Data categorization helps organizations determine which data needs to be protected and the required protection level. For example, highly sensitive data such as financial information, personally identifiable information (PII), or confidential business information may need to be encrypted and stored in secure locations. In contrast, less sensitive data may be stored on less secure systems.

Data classification also helps organizations align with compliance regulations such as the General Data Protection Regulation (GDPR), the Health Insurance Portability and Accountability Act (HIPAA), or the Payment Card Industry Data Security Standard (PCI DSS). These regulations often require organizations to implement specific security measures for protecting sensitive data, and data classification is the first step in determining which data falls into this category.

What are Some Data Classification Examples?

There are several types of data that must be classified for better data security, as they are considered sensitive and require protection from unauthorized access, theft, or loss. 

Here are some data classification examples essential in many organizations:

  1. Personal Identifiable Information (PII): This includes data that can be used to identify an individual, such as full name, Social Security number, driver's license number, or passport number.
  2. Financial Information: This includes data related to financial transactions and accounts, such as credit card numbers, bank account numbers, and investment information.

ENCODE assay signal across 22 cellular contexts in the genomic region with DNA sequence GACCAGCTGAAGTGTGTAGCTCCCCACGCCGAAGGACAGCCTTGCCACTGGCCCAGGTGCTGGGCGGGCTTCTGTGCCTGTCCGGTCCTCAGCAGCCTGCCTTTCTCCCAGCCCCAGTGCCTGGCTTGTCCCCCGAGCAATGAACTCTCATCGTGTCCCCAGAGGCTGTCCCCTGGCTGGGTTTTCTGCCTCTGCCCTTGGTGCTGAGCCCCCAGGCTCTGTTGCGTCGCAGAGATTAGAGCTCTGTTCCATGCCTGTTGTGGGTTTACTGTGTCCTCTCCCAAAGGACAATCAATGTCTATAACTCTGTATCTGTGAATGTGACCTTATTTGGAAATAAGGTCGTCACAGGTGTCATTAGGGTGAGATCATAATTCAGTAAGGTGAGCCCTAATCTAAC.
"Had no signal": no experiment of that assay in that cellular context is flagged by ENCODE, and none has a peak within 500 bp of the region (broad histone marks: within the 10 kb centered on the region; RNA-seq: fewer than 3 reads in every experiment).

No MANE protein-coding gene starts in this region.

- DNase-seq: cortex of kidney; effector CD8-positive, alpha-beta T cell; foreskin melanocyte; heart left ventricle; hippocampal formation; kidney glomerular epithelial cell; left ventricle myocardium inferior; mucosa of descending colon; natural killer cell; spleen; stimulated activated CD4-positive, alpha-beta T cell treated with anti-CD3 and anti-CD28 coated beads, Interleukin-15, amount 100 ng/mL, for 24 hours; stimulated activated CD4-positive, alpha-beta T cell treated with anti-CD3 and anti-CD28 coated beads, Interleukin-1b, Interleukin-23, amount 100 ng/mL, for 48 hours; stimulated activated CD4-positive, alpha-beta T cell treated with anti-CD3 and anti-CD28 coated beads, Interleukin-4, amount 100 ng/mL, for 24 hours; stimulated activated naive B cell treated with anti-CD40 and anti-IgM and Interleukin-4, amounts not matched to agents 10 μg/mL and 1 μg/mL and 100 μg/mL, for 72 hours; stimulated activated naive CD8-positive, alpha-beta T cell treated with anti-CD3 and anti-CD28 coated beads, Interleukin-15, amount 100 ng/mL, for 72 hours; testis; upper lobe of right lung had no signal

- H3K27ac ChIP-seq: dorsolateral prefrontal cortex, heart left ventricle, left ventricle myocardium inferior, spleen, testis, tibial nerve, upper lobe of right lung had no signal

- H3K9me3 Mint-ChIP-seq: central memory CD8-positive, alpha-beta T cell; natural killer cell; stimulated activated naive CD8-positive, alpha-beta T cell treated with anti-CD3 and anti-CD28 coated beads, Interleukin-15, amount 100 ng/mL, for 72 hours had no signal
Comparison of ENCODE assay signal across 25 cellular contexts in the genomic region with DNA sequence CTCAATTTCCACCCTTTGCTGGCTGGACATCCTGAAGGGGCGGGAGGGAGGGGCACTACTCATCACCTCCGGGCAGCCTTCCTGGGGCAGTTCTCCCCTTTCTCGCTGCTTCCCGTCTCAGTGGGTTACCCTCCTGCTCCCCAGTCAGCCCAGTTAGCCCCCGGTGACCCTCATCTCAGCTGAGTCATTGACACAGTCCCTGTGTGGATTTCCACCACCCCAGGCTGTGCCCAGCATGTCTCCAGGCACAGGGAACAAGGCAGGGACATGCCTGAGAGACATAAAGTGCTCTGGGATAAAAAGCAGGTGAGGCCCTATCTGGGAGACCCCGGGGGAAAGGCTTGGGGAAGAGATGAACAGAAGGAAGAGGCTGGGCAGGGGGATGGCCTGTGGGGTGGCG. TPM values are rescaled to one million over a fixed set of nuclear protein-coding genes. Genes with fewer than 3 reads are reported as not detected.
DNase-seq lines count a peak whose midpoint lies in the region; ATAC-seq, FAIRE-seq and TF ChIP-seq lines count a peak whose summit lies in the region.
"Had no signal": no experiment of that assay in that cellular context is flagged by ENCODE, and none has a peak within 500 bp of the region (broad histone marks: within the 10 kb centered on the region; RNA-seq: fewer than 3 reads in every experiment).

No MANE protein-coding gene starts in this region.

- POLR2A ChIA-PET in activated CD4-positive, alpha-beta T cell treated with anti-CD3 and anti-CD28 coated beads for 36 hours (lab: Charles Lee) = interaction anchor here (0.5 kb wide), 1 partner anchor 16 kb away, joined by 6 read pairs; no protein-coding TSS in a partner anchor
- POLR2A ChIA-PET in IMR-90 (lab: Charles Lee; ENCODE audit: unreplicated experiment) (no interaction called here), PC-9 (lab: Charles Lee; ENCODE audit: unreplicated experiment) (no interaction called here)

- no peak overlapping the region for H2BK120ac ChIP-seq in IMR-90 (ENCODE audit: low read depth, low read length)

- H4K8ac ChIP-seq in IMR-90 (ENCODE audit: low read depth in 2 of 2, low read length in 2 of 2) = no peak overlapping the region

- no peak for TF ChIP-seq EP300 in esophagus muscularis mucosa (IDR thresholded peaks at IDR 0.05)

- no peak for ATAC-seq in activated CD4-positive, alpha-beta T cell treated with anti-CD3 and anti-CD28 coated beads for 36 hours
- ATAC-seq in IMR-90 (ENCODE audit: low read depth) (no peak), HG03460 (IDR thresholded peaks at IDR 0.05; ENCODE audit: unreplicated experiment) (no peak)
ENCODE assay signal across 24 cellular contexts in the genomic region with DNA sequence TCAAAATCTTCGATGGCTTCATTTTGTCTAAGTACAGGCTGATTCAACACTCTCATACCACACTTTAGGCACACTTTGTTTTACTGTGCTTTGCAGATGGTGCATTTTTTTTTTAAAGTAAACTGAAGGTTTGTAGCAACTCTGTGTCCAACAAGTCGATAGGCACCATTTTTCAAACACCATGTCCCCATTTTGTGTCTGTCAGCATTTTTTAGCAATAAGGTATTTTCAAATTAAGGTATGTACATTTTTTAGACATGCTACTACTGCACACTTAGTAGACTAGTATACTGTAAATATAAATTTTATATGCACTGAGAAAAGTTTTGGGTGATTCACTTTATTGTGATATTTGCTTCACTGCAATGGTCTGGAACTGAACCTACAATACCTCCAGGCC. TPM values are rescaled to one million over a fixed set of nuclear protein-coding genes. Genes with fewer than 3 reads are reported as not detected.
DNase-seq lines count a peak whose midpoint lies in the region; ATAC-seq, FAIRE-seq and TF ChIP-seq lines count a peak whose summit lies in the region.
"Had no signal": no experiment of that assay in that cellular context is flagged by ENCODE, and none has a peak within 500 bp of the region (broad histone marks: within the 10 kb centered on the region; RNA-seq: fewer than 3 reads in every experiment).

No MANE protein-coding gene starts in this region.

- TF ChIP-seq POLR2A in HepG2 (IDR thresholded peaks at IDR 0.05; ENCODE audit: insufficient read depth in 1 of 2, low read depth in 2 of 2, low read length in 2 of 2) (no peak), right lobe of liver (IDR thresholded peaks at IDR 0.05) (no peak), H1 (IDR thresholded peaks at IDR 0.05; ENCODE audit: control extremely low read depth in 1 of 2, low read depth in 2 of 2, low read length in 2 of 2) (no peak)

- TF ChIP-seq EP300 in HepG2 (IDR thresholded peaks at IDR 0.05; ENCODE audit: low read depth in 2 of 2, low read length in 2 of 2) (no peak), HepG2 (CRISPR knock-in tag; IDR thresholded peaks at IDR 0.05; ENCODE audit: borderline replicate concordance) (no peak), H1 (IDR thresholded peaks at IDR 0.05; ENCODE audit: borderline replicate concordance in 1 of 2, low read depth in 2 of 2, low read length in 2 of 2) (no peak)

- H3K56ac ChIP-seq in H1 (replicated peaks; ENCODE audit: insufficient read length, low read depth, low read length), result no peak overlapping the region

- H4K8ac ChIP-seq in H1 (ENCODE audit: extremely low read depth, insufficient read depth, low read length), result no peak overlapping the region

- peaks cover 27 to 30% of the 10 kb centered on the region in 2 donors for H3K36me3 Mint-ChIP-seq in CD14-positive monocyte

3. Confidential Business Information: This includes data that is proprietary to a company and gives it a competitive advantage, such as trade secrets, business plans, and market research.
  4. Health Information: This includes data related to a person's health status and medical history, such as diagnoses, treatment plans, and prescription information.
  5. Intellectual Property: This includes data related to patents, trademarks, copyrights, and trade secrets.
  6. Government Information: This includes data that is classified or restricted by government agencies, such as national security information, law enforcement records, and classified military information.
  7. Employee Information: This includes data related to employees, such as payroll information, job performance evaluations, and disciplinary records.

These are just a few examples of the classification data that is vital for better data security. The specific types of data that must be classified will vary based on the needs and security requirements of each organization. However, the goal of data classification is always to help organizations better understand the level of sensitivity of their data and determine the appropriate security measures needed to protect it.

Common Compliance Standards

How does Data Classification Improve Data Security?

Data classification is vital to data security as a means of organizing and categorizing data based on sensitivity, value, and criticality to the organization. This information is then used to prioritize and determine the appropriate security measures that need to be applied to protect the data from unauthorized access, theft, or loss.